Evidently it’s the headlampers’ world. The rest of us just live in it.

Beer And Cheese

I enjoy a meal of beer and cheese every now and then. And in that regard, I’m part of a long line of human beer-and-cheese fanciers–a line that, as a recent discovery shows, dates back thousands of years.

A study published in Modern Biology focused on well-preserved human droppings found in salt mines near Hallstatt, Austria–salt mines that have been existed for thousands of years. People who worked deep in the salt mines over the millennia took their food to work, and they weren’t shy about answering the call of nature in the mines rather than journeying back to the surface. The dehydrating salt in the soil had the effect of turning the solid human waste deposits from days of yore into desiccated samples (non-smelly, the article linked above daintily points out) that have their biomolecules still intact. That means scientists can analyze the dried-out dung to see what the humans were eating over the years.

Ah, the romance of science!

The study of the fecal remains from the Iron Age, 2,700 years ago, showed traces of brewers’ yeast–the kind that produces traditional beers like pale ales. The paleofeces also showed lots of whole grains and fibers, as well as traces of blue cheese. And the study’s authors note that the ancient working man’s diet produced healthier, and more biodiverse, gut microbes for the ancient salt miners than are seen in most modern humans because none of the food was processed.

So there you have it: beer, bread, and cheese have a long history and are healthy, to boot. And those of us who still enjoy those long-term human dietary staples, 2,700 years later, get to use modern amenities like bathrooms, too.

Vote No On Issue 7

In recent years I’ve tried to avoid discussing politics in this blog, but Issue 7, which will be on the ballot in the City of Columbus in November, will have to be an exception to that rule of thumb. It’s an egregious example of misuse of the referendum process, misleading ballot language, and a crass attempt to divert City of Columbus funds into unknown pockets, all rolled into one ballot proposition. If you’re registered to vote in the City of Columbus on November 2, I urge you to get to the polls and vote “no” on Issue 7.

Issue 7 would require Columbus to create four funds–an Energy Conservation and Energy Efficiency Fund, a Clean Energy Education and Training Fund, a Minority Business Enterprise Clean Energy Development Fund and a Columbus Clean Energy Partnership Fund–and would require the city to redirect $87 million in city general funds to fund them. According to the city, two of the funds, worth $67 million, would be transferred to an unidentified group with no legislative oversight, and the removal of $87 million from the general fund would likely require significant cuts in other important city services. Columbus city leaders have spoken out against this attempt to put public funds into private hands and bypass budget processes–all of which could imperil the city’s overall financial health and its bond rating, at a time when Columbus, like other cities, is trying to deal with the many different consequences of the COVID-19 pandemic.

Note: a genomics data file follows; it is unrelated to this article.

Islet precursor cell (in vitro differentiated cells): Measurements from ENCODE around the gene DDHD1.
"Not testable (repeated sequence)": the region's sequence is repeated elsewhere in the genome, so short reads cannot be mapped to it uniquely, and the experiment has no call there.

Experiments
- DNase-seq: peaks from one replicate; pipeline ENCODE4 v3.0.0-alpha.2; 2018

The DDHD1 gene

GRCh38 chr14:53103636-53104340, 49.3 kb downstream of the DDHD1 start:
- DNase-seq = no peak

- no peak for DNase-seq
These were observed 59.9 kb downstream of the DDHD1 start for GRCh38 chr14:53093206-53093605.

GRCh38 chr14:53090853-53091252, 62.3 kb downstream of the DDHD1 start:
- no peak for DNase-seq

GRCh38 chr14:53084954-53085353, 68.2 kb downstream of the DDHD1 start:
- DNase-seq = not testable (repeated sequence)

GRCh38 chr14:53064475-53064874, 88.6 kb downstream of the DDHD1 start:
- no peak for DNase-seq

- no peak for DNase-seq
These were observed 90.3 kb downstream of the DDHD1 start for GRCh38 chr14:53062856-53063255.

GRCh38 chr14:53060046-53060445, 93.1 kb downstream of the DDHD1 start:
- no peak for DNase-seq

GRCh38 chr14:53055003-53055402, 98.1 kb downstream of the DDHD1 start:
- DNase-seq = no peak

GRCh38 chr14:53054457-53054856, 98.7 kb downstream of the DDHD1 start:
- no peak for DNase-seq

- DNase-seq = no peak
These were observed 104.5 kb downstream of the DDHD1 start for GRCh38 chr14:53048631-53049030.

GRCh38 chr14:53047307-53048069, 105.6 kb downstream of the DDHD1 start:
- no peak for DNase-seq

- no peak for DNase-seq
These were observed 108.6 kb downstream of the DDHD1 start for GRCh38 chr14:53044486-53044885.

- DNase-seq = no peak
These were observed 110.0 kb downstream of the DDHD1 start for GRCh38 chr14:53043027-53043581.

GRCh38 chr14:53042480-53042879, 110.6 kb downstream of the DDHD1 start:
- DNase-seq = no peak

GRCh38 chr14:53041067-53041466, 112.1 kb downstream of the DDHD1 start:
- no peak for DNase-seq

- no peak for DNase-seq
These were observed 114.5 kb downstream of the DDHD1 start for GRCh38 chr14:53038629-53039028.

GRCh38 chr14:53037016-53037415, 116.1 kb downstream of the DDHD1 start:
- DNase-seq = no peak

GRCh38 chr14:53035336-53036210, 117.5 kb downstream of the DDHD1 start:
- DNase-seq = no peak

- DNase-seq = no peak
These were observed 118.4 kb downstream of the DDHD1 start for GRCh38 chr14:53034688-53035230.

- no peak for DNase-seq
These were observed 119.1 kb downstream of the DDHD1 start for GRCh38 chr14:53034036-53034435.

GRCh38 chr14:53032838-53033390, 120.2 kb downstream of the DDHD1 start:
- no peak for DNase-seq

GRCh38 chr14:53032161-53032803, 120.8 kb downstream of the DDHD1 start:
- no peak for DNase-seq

The Columbus Dispatch has also been outspoken about Issue 7, both in reporting on the checkered history of the issue and the lack of transparency about how the millions of dollars in public funds would be used, and by whom, and in editorializing on how the issue attempts to use “green energy” concepts to cover what the Dispatch editorial board calls a “grift.” The editorial describes Issue 7 as “a shameful attempt to confuse well-meaning voters and bilk Columbus out of money that should be used for critical services such as police and fire protection, trash collection, health services, and recreation and parks programs.”

And finally, Issue 7 is an example of an increasing problem in the American system, where standard processes in a representative democracy are being bypassed by ballot issues and referenda that have voters set policy and direct the expenditure of public funds, without the public hearings, scrutiny, and other elements of actions taken by our elected representatives that bring transparency and expertise to decision-making and public spending. And when the ballot issues contain language that obscures rather than enlightens, and seems consciously designed to mislead voters, the problem becomes even greater.

The election on November 2 is an off-year election, when turnout is likely to be small. The group behind Issue 7 no doubt hopes that most voters won’t go to the polls, and those that do will be uninformed about Issue 7 and think that the “green energy” and “clean energy” funds that it would create sound like good ideas, without realizing the true impact of the initiative.

Let’s not be fooled, folks! Let’s get to the polls on November 2 and vote “no” on Issue 7.

Truth, Justice, And A Better Tomorrow

Some people on the conservative end of the political spectrum are pretty upset at DC Comics, which publishes the Superman comic books. They’re miffed that The Man of Steel is changing his motto.